- It reduces the oxygen into water in a biocathode, thus generating electrical energy that is sufficient to drive the patch with no external energy source.
Role of Sweat in Human body:
- Sweat comes out of three types of glands distributed across all over our skin, secreting water and substances that help keep our body at the optimum temperature of 37 degrees C (or 98.4 degrees F).
- Our brain has temperature-sensitive nerve cells (neurons) which control the sweat glands in releasing the fluid depending on the temperature and physical and metabolic activity of the body.
- Sweat is thus our body’s thermo-regulator.
What does sweat contain?
- It is 99% water containing sodium, potassium, calcium, magnesium and chloride ions, ammonium ions, urea, lactic acid, glucose and other minor components.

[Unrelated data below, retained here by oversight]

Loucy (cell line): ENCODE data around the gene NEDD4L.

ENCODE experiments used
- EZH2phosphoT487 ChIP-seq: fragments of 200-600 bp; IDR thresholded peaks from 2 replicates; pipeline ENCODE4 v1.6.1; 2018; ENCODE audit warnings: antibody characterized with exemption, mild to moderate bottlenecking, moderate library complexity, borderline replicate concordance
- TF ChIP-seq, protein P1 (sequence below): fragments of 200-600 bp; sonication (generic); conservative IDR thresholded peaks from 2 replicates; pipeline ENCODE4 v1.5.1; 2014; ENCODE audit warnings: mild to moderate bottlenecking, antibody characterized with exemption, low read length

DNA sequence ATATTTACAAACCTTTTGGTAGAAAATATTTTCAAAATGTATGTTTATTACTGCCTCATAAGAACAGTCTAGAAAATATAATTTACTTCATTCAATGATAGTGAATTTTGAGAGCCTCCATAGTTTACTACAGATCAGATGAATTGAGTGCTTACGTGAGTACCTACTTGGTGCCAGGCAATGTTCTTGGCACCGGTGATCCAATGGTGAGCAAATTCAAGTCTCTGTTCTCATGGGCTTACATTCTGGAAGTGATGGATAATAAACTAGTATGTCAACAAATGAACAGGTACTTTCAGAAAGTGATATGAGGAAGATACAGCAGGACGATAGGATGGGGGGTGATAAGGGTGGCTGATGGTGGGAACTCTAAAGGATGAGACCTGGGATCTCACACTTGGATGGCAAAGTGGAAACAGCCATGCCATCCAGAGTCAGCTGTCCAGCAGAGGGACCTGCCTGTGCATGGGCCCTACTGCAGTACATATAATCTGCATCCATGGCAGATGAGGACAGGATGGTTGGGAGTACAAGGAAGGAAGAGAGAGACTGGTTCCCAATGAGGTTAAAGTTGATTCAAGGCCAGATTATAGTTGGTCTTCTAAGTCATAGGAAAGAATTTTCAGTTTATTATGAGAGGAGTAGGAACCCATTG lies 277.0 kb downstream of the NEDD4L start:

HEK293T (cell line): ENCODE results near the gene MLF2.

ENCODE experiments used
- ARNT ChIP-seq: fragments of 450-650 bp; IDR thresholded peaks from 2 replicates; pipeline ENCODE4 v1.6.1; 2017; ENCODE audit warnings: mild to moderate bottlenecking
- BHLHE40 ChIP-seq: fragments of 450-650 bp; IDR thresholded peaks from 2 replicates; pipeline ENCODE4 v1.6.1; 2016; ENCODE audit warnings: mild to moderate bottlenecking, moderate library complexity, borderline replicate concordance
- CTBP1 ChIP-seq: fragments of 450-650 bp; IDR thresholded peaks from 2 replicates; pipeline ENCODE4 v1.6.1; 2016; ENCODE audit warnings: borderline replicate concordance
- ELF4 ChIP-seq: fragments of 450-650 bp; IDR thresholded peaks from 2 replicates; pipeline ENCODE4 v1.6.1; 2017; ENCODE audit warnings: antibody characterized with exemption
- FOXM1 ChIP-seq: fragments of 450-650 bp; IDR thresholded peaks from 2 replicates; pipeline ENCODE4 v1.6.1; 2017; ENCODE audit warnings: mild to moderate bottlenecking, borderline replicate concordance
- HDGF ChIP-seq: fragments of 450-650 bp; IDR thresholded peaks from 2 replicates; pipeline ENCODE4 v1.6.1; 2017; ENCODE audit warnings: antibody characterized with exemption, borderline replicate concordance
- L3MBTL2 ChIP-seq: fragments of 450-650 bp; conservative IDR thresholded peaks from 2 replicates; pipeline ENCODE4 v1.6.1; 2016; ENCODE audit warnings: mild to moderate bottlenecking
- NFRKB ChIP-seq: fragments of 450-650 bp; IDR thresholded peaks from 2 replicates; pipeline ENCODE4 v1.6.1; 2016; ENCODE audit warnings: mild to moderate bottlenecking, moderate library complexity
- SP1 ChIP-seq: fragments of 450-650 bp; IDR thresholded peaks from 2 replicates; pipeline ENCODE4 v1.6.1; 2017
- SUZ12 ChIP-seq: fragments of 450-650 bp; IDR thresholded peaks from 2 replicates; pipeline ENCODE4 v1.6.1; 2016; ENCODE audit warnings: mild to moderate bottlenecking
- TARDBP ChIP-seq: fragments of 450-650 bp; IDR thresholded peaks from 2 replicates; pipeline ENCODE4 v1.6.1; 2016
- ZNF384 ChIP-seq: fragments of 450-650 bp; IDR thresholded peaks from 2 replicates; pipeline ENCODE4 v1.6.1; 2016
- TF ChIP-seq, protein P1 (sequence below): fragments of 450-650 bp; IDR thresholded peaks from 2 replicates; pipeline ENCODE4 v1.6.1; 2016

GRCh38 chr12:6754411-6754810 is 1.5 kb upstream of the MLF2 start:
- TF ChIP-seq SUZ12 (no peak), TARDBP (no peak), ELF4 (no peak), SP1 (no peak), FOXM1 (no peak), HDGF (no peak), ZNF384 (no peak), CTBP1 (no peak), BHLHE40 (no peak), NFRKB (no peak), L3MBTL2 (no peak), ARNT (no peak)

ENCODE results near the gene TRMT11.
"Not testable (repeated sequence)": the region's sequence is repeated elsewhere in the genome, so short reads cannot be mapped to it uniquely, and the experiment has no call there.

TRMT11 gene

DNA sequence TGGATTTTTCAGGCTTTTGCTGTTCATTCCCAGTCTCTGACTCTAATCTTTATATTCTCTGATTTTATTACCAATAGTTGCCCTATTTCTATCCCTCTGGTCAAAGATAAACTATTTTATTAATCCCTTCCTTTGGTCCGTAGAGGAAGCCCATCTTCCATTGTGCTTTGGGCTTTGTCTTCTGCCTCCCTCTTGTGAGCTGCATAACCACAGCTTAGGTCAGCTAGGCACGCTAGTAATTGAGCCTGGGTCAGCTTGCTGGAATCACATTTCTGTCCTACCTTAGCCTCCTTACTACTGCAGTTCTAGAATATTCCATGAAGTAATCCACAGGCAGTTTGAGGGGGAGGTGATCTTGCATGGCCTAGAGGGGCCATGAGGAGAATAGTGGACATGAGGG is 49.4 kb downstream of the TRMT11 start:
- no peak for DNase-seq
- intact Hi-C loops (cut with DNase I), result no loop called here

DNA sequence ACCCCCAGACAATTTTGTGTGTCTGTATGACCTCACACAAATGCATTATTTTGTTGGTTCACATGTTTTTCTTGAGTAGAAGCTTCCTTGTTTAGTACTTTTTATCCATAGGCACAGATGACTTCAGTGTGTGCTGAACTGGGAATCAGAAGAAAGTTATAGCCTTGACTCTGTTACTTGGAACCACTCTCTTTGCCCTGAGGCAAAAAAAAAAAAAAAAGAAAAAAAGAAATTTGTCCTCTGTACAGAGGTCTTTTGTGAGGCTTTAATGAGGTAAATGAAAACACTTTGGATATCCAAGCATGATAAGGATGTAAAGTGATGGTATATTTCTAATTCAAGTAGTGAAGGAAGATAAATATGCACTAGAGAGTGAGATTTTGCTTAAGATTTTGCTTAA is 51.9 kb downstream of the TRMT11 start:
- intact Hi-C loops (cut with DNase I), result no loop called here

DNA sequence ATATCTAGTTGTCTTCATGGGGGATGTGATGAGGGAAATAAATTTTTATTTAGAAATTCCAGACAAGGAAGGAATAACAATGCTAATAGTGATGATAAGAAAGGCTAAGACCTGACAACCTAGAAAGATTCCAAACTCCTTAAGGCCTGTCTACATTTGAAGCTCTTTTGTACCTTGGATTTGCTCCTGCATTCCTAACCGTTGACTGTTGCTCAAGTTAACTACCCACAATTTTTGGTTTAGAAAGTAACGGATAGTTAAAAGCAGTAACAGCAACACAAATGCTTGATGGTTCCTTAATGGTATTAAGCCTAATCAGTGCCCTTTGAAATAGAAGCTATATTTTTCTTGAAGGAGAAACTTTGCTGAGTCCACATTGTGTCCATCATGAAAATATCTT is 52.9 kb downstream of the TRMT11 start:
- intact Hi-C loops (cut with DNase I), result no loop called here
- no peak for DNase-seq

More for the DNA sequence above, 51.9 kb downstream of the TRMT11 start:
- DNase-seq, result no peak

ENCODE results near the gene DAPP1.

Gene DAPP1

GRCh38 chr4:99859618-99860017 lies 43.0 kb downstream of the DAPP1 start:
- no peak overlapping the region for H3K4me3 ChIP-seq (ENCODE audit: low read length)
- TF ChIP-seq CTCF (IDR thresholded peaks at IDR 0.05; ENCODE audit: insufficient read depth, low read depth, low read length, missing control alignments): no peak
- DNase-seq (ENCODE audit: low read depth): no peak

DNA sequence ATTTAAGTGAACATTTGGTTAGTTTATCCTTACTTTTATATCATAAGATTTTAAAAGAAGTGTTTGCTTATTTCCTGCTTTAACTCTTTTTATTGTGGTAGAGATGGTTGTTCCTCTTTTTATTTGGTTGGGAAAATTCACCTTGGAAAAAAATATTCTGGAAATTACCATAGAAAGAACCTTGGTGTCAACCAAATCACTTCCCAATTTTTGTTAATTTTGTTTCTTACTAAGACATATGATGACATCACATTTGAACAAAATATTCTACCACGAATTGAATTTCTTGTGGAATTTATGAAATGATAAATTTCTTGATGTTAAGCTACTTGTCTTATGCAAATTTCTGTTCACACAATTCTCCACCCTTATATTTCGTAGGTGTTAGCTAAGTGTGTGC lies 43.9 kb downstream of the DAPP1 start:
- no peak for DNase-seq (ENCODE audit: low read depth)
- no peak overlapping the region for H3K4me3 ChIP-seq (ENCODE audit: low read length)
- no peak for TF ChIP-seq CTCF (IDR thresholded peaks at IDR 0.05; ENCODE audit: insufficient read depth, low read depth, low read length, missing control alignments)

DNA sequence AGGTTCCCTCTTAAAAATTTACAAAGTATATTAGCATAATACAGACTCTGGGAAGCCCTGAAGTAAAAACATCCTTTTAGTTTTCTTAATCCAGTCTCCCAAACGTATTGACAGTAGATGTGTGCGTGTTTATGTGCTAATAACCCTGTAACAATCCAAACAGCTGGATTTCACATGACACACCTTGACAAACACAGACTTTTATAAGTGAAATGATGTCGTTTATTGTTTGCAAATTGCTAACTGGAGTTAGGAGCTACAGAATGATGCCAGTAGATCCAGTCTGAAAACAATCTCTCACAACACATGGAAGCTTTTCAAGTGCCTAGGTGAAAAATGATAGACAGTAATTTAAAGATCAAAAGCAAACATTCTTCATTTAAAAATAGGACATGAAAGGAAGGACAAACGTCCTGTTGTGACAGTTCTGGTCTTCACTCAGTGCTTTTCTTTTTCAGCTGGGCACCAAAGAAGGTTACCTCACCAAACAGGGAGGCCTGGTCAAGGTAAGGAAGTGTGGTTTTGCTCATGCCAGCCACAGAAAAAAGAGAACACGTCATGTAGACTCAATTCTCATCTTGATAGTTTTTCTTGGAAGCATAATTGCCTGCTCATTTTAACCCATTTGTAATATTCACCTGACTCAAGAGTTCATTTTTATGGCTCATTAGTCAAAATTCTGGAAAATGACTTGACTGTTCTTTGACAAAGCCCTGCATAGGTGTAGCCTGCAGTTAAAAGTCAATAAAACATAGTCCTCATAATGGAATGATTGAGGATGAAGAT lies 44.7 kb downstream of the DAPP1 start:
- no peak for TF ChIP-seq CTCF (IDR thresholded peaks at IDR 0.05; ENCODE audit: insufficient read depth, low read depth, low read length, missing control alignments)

- In an illness called cystic fibrosis, the ratio of the sodium to chloride ions in the sweat is different from that of a normal individual.
- Likewise, the amount of glucose in the sweat of a diabetic is higher than normal.
NASA, SpaceX to launch astronauts into space
NASA has announced recently that it has set May 27 as the target launch date for sending two astronauts to the International Space Station.
About the Mission:
- The astronauts will be launched from Kennedy Space Center in Florida, US aboard a rocket built by the company SpaceX.
- The specific duration of the mission is yet to be determined.
- The SpaceX Crew Dragon capsule will be only the fifth class of US spacecraft to take human beings into orbit, after the Mercury, Gemini, Apollo and Space Shuttle programs.
- That flight would take four astronauts — three from NASA and one from the Japanese space agency — to the space station.
- The mission is a major milestone for SpaceX, the company founded by billionaire Elon Musk, who also leads and founded Tesla.
Art and Culture
Centenary celebration of Satyajit Ray
The Ministry of Culture’s Development of Museums and Cultural Spaces (DMCS) has digitally launched the short film ‘A Ray of Genius’ to mark the beginning of the centenary celebrations of Satyajit Ray.